Again, think about how you would feel if someone said “Get your shoes on now”, or if they said “Were going out soon so you could get your shoes on now or in five minutes.” It sounds silly but really do think about how some of the statements you use to your child would make an adult feel.
3. Instead of punishments encourage cooperation
When parents punish their children it makes children feel bad, ashamed and also resentful towards the parent. And when a child feels bad about themselves it takes the focus off what has actually happened and decreases their self esteem. Punishments do more harm than good and the lesson you want to teach is never really taught.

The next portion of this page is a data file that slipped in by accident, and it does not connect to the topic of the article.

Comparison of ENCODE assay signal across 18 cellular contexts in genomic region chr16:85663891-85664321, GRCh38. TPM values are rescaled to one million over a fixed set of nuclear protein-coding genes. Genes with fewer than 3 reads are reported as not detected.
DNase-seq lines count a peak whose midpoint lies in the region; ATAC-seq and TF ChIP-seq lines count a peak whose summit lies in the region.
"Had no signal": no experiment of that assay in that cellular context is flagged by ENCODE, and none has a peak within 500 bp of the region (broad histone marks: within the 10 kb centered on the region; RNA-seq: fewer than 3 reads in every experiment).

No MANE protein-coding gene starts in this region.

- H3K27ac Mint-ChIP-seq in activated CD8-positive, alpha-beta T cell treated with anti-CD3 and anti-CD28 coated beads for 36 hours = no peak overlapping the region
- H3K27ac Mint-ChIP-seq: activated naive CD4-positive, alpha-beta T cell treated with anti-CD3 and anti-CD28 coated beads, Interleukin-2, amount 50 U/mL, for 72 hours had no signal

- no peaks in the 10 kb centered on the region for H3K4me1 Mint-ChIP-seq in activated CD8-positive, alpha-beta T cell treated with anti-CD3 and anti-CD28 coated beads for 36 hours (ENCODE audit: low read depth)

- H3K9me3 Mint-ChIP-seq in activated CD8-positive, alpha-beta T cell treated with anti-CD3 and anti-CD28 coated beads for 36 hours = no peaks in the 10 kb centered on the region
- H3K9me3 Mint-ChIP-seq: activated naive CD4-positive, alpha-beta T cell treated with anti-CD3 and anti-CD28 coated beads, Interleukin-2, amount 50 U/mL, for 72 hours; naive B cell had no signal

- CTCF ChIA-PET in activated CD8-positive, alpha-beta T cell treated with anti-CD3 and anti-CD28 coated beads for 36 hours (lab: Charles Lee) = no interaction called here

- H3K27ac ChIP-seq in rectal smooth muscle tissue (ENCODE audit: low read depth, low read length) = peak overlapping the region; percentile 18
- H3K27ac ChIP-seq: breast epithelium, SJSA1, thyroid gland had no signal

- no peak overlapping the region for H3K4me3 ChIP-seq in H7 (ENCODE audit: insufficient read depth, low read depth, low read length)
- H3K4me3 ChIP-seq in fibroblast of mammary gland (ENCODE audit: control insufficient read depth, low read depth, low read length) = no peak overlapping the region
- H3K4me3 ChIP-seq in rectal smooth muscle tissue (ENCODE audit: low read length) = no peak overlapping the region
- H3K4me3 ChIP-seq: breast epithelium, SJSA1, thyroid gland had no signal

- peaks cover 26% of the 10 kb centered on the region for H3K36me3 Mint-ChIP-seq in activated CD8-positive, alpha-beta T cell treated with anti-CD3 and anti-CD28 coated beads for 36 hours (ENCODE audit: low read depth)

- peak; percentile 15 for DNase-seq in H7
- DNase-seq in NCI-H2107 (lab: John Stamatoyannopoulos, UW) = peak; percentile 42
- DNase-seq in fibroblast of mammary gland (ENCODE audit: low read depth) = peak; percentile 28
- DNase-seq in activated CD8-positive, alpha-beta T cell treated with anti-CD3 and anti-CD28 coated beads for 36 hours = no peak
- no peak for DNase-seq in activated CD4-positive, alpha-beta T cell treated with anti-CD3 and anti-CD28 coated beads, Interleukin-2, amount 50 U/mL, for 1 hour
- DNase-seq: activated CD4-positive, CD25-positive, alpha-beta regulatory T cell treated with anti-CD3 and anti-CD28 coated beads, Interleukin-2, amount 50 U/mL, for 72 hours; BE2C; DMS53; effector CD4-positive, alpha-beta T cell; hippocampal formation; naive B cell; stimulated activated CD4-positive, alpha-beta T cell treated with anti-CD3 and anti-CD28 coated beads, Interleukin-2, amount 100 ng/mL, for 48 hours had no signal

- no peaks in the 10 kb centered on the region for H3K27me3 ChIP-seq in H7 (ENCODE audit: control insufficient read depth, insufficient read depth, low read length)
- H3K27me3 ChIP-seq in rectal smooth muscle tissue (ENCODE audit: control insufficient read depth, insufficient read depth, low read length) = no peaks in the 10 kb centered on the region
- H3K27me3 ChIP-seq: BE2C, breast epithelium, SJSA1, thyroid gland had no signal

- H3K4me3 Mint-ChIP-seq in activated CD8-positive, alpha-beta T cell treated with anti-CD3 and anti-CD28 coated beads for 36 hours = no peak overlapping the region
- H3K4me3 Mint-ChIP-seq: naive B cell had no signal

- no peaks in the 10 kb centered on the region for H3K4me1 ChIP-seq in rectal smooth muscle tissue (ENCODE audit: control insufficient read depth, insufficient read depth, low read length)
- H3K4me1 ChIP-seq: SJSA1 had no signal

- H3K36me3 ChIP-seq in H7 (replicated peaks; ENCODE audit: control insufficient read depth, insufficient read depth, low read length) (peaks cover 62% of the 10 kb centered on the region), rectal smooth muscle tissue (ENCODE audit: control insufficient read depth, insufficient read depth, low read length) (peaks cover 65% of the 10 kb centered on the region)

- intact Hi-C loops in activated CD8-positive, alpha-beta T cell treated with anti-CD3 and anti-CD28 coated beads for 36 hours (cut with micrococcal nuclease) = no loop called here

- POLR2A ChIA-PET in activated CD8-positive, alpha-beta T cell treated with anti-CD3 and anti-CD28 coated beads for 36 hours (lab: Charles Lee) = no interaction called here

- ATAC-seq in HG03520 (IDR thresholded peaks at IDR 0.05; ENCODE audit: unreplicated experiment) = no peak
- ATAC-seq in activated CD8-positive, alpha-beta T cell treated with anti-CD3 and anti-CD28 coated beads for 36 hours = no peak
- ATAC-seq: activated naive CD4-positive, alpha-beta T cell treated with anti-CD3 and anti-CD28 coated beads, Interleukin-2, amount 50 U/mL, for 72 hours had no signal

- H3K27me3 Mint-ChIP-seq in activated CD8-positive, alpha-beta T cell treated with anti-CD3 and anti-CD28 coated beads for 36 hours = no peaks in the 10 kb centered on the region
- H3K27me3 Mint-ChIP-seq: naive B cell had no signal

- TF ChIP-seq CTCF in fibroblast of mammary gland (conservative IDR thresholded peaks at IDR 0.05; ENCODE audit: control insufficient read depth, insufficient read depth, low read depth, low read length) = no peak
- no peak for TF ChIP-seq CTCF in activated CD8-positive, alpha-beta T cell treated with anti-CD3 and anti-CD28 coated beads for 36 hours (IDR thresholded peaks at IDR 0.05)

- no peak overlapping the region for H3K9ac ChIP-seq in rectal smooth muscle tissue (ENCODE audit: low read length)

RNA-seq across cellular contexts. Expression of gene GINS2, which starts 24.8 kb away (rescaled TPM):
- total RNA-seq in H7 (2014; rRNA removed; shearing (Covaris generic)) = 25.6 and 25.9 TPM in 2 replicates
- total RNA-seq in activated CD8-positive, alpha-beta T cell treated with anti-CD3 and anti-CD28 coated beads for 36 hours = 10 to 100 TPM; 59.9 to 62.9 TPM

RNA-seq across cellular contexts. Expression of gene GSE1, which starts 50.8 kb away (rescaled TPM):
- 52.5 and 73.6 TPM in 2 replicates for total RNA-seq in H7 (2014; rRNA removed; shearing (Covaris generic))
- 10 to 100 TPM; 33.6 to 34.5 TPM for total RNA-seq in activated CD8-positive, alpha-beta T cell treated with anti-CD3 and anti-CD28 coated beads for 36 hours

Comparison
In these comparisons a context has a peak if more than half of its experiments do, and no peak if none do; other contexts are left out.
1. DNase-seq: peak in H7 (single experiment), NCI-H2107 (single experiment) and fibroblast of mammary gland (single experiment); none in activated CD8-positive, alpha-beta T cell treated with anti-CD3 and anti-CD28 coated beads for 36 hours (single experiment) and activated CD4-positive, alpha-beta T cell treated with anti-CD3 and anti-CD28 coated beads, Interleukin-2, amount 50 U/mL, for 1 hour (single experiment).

In a situation where you would usually default to one of your discipline techniques try
a) Stating what you see.
“I see that you have spilt paint all over the floor”
“There’s a beautiful mess all over the floor but we’re going to have to clean this up!”
b) Then give information about the problem instead of accusations and blaming.
“Someone could slip on that paint and the paint can also stain the furniture”
“I would hate for someone to stand on that and not see it.”
c) Make it about you.
Tell them how it makes you feel (It’s important not to pull their character apart here or label/name call them by saying things like “You’re so clumsy” or “I’m fed up of you always making a mess”. What you want to do here is talk about your feelings (this also models to them how to communicate theirs).
“Paint on the floor really upsets me as I don’t want to ruin the furniture as I like to look after things”
4. Brain storm solutions